Early issues of The Amazing Spider-Man featured a running joke about Peter dodging his Aunt May's attempts to set him up with "that nice Watson girl next door", whom Peter had not yet met and assumed would not be his type, since his aunt liked her (in the Parallel Lives graphic novel an identical scenario is shown between Mary Jane and her Aunt Anna). Mary Jane made her first actual appearance in The Amazing Spider-Man #25 (June 1965), although her face was obscured. It is not until The Amazing Spider-Man #42 (November 1966) that her face is actually seen. In that issue, on the last page, Peter finally meets her, and he is stunned by her beauty even as she speaks the now-famous line: "Face it, Tiger... you just hit the jackpot!"[11]

Mary Jane's face is shown for the first time, and her famous catchphrase first uttered.
Art by John Romita Sr. From The Amazing Spider-Man #42.

Peter begins to date her, much to the annoyance of Gwen Stacy. However, they eventually become irritated with each other and Peter subsequently chooses to date Gwen. Mary Jane, who becomes Harry Osborn's love interest and girlfriend, remains a close friend to Peter and Gwen.

Despite her enjoyment of life, her friendships, and dating, Mary Jane refuses to be tied down for too long. When her relationship with Harry Osborn comes to an end, it has significant impact on Harry, driving him to a drug overdose.[12] This in turn creates a boomerang effect, driving his father Norman Osborn to the brink of insanity, temporarily restoring his memories as the Green Goblin.[13]

After the Green Goblin murders Gwen in The Amazing Spider-Man #121, Mary Jane attempts to comfort Peter. Peter, who is distraught over the loss of Gwen Stacy, angrily confronts M.J. about her seemingly flighty and carefree attitude. He questions her ability to ever care about people like him and Gwen, and states "You wouldn't be sorry if your own mother died," unaware that her mother had actually died. Mary Jane is hurt by Peter's comments. She attempts to leave, but hesitates as she approaches the door, and ultimately chooses to stay with him.[14] This served as a turning point in their relationship, and over the next couple of years, she and Peter become very close friends. Eventually, upon realizing the feelings that they share for one another, they decide to take their relationship to the next level. Their relationship has a few initial hurdles, such as M.J.'s hot temper and Peter's always dashing off to be Spider-Man.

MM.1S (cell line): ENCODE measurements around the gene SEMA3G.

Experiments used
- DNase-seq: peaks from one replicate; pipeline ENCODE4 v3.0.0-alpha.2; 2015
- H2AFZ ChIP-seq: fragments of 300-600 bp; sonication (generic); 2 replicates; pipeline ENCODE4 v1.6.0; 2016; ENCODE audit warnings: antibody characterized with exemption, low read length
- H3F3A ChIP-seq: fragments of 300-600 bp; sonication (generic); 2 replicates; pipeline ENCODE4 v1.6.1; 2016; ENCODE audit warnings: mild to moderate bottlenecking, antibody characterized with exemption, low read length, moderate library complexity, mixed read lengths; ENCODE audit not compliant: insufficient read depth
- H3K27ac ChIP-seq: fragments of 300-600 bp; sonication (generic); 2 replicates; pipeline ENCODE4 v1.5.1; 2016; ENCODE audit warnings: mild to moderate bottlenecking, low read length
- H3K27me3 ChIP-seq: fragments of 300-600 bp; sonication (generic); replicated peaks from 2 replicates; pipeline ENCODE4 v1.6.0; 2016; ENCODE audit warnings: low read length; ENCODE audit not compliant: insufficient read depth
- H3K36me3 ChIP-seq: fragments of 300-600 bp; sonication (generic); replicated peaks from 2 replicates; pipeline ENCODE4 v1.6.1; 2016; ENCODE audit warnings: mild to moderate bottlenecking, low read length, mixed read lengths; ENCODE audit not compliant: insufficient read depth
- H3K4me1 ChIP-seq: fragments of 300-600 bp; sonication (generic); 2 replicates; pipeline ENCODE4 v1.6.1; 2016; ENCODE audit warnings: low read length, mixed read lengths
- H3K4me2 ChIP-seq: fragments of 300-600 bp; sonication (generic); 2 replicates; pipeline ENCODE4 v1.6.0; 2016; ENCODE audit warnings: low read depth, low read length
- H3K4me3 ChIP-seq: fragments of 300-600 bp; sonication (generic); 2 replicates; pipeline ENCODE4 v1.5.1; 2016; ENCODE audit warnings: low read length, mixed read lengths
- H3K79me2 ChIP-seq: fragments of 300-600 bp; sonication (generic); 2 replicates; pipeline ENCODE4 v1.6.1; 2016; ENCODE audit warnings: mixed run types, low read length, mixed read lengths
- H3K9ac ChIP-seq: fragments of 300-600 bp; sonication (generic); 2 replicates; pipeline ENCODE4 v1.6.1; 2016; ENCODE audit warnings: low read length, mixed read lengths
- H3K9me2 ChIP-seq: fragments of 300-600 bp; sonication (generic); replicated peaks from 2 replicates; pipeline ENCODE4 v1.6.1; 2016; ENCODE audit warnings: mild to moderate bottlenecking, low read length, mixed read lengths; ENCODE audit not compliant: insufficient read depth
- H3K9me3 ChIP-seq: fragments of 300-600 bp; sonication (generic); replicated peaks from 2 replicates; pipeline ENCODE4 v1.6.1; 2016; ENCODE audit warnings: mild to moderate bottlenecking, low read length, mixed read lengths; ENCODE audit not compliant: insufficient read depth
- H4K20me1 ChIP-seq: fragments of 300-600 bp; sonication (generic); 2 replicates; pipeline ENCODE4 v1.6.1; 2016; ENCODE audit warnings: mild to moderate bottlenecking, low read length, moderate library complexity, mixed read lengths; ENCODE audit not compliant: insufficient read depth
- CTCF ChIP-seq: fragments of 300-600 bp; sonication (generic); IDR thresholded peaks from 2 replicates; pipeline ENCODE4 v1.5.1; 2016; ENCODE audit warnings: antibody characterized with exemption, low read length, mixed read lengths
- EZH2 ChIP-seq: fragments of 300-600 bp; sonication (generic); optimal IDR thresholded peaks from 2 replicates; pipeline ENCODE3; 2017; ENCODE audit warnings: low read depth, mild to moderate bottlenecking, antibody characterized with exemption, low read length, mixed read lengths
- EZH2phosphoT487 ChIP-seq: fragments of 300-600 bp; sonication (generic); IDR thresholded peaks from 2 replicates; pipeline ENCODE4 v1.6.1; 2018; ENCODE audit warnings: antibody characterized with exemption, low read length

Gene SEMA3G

Despite loving Peter, M.J. does not wish to be tied down, and when she allows the relationship to progress too far, she is left with a difficult decision when Peter proposes to her. After taking a short time to consider, she turns him down. Following a series of traumatic experiences involving Peter's absences and his costumed alter ego endangering his Aunt May, a spiritually exhausted M.J. leaves New York for several months. Peter meanwhile dates other women, most notably Felicia Hardy.[volume & issue needed]

M.J. eventually returns, her behavior showing a marked change with her abandonment of her false front. Following an attack on Peter by Puma, she breaks down and admits her knowledge of Peter's secret identity in The Amazing Spider-Man #257. After learning of her own family history in The Amazing Spider-Man #259, Peter finds a new respect for her and begins to truly understand her. M.J. makes it clear to Peter that knowing his identity changes nothing about her feelings, and that she only loves him as a friend.[15]

Despite the one-shot graphic novel "Parallel Lives" and Untold Tales of Spider-Man #16 revealing that Mary Jane discovered Peter's secret when she noticed Spider-Man climbing out of Peter's bedroom window, many comics published before this revelation claimed that she had simply "figured it out", with the details of how and when left ambiguous to the reader.[volume & issue needed]

After yet another period of reconsidering his priorities in life, Peter contemplates letting go of the Spider-Man mantle, with Mary Jane backing the decision, but his relationship with Felicia Hardy soon resumes. Feeling lost and guilty, Peter visits Mary Jane and apologizes with an awkward kiss before heading to Berlin with Ned Leeds.[volume & issue needed]

Following Ned Leeds' murder at the hands of the Foreigner, a changed and bitter Peter returns to New York, where his lack of direction in life is not helped when Ned is framed as the Hobgoblin, and Felicia elects to leave Peter behind as she is tied to the Foreigner. Mary Jane returns to Peter, presumably to patch things up, but Peter surprises her with a second proposal of marriage, which M.J. again turns down. She returns to her family to settle old debts with her father, with Peter following her. After aiding her sister in having her crooked father arrested, and aiding Peter against a Spider-Slayer, Mary Jane has an epiphany on marriage, and agrees to become Peter's wife.[volume & issue needed]

Marriage[edit]

In spite of Peter and Mary Jane's mutual worry that they were marrying too early, Peter's concern for her safety, and her unwillingness to give up her "party girl" lifestyle, they marry.[16] She attaches Peter's surname to her own, making her Mary Jane Watson-Parker. Spider-Man wears his black costume around this time, but after Mary Jane is frightened by a stalking Venom, she convinces him to change back to his old costume.[17]